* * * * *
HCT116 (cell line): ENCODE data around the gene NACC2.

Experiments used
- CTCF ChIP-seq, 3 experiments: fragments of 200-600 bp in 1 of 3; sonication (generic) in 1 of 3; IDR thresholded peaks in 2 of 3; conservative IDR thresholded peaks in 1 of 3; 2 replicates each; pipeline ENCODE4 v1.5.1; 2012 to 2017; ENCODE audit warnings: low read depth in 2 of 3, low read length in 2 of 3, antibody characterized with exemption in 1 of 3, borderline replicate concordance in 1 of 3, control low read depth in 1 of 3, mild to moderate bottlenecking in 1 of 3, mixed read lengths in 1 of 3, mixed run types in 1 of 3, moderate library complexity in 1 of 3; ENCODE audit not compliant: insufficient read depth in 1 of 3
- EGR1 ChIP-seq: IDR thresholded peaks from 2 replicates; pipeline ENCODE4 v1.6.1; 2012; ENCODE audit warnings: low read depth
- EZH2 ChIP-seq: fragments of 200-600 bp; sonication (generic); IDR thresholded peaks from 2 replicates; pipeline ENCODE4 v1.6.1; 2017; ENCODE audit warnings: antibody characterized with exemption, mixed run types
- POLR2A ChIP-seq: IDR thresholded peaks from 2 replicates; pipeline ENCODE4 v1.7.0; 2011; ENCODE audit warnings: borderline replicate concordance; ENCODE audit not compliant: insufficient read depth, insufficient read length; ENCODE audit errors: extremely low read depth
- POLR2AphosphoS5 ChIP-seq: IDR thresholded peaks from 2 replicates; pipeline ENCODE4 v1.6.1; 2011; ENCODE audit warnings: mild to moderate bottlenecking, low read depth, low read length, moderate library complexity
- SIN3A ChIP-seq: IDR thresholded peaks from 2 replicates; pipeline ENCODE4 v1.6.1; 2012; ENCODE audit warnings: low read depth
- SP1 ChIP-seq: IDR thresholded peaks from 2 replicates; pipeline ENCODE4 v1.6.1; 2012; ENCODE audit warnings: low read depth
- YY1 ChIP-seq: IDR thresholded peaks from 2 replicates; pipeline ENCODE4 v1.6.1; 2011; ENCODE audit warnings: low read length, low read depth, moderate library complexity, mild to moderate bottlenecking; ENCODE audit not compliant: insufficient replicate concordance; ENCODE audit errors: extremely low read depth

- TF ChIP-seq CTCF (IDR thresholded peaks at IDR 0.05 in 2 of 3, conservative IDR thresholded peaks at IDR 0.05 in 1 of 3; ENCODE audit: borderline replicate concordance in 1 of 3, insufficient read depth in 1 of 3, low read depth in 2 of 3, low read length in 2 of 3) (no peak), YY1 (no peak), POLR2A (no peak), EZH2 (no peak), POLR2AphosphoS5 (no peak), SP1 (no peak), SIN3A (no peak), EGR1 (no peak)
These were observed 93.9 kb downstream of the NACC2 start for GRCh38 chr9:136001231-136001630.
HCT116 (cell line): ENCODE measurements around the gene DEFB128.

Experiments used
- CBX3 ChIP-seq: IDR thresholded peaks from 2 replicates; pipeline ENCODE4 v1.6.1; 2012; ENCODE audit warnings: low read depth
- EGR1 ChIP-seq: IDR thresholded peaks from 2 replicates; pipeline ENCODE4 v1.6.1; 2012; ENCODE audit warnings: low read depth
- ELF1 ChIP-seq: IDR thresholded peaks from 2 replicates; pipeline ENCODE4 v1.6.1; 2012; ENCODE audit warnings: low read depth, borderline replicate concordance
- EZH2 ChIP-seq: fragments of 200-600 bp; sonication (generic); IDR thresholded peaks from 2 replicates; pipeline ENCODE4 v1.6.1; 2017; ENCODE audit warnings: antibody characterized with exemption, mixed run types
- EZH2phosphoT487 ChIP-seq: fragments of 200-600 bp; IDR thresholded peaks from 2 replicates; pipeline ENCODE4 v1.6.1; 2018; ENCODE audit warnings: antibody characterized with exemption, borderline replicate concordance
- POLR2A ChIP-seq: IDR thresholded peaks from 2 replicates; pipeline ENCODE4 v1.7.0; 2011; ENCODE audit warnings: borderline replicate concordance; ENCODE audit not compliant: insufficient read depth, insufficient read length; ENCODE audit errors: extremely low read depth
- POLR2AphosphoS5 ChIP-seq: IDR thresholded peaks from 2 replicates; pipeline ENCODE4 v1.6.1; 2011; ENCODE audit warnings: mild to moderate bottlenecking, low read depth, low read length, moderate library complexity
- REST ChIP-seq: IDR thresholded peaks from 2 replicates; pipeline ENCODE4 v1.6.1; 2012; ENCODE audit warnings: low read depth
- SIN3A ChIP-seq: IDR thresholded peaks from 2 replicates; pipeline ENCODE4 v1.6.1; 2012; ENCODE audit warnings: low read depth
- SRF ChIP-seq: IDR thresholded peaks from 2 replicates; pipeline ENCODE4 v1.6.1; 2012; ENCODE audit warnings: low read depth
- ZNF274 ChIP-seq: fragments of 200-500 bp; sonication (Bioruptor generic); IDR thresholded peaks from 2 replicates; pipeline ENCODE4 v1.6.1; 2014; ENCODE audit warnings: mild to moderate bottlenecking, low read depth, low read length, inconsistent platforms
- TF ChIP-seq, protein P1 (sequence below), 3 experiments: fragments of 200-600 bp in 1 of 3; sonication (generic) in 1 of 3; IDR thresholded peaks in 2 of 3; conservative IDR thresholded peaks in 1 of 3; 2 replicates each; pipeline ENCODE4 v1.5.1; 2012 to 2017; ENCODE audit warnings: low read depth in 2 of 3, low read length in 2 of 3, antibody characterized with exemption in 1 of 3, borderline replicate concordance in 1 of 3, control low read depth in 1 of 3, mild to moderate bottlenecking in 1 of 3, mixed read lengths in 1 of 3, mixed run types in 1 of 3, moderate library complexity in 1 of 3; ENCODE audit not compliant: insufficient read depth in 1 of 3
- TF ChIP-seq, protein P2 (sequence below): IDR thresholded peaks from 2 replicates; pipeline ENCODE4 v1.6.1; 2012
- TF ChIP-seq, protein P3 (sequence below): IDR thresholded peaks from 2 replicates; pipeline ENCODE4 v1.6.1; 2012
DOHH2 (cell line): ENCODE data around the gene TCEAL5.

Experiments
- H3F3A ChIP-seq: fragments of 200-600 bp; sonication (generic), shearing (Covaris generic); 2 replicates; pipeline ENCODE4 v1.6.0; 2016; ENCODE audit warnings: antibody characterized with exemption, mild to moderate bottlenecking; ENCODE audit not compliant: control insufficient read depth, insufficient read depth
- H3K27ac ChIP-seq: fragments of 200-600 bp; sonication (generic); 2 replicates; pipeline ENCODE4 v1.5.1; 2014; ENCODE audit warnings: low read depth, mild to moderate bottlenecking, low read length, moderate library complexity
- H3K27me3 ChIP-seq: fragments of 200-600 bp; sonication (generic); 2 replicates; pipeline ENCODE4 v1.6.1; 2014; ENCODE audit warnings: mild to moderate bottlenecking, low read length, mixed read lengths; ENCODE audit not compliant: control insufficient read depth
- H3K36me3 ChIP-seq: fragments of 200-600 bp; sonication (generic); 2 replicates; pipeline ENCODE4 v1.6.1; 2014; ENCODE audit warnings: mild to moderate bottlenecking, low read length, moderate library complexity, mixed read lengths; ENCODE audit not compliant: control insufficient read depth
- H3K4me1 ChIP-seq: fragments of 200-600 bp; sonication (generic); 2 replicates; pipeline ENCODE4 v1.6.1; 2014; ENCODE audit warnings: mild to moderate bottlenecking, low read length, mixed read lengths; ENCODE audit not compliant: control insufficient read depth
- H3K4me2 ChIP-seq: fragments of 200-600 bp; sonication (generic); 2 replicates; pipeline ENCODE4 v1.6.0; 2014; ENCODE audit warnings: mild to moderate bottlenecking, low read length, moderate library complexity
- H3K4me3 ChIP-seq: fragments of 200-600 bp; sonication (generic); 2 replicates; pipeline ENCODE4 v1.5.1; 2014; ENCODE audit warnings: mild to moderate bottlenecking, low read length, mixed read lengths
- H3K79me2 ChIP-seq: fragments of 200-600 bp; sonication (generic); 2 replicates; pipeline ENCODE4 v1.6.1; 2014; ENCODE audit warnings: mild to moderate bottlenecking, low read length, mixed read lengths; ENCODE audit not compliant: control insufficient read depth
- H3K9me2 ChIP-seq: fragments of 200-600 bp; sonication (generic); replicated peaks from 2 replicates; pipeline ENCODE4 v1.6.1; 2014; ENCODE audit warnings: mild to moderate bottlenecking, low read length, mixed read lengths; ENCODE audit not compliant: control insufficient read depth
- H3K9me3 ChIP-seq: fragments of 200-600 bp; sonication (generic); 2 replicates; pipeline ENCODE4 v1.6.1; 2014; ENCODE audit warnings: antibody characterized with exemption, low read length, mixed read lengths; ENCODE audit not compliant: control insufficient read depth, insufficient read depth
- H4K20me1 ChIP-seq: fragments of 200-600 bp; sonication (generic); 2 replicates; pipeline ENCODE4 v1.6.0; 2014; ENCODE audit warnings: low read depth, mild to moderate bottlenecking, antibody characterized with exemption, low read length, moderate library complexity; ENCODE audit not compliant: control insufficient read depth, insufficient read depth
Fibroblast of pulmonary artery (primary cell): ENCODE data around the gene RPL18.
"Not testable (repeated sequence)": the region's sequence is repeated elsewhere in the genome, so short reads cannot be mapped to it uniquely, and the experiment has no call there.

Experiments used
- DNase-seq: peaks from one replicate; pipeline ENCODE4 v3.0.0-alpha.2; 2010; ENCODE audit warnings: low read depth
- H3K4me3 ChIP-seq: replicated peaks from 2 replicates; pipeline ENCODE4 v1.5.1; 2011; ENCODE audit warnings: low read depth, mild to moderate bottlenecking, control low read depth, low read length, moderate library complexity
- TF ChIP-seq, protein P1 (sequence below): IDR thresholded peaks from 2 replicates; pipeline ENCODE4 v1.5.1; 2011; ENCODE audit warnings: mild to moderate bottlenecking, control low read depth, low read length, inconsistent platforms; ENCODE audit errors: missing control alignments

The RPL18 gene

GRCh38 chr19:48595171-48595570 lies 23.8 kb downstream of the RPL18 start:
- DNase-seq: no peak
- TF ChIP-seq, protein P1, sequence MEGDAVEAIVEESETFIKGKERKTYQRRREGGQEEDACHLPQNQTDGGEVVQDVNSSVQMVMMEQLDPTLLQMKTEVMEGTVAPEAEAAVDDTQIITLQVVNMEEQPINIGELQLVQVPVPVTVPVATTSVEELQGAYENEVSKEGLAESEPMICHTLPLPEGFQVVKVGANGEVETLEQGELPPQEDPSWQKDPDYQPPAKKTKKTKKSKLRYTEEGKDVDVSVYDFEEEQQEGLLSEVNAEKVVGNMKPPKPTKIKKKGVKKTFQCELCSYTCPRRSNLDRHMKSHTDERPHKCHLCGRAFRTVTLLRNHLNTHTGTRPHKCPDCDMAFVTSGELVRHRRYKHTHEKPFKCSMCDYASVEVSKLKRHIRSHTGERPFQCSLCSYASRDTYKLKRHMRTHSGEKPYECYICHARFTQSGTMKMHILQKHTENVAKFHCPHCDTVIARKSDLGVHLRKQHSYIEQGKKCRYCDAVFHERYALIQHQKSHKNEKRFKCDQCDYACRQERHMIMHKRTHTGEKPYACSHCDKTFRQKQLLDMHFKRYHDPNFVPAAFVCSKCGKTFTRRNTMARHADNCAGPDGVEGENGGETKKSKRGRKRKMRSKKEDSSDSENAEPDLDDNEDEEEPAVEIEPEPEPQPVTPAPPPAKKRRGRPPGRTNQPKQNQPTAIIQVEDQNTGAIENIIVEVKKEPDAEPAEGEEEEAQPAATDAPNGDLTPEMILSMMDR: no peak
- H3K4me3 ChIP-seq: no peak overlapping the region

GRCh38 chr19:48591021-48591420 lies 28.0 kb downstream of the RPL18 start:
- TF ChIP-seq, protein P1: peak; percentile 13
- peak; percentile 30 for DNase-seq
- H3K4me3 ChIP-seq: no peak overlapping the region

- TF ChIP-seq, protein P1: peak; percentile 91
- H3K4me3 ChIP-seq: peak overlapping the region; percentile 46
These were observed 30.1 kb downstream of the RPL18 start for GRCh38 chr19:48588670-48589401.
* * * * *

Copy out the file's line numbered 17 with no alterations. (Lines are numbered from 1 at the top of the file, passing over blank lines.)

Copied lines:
- ELF1 ChIP-seq: IDR thresholded peaks from 2 replicates; pipeline ENCODE4 v1.6.1; 2012; ENCODE audit warnings: low read depth, borderline replicate concordance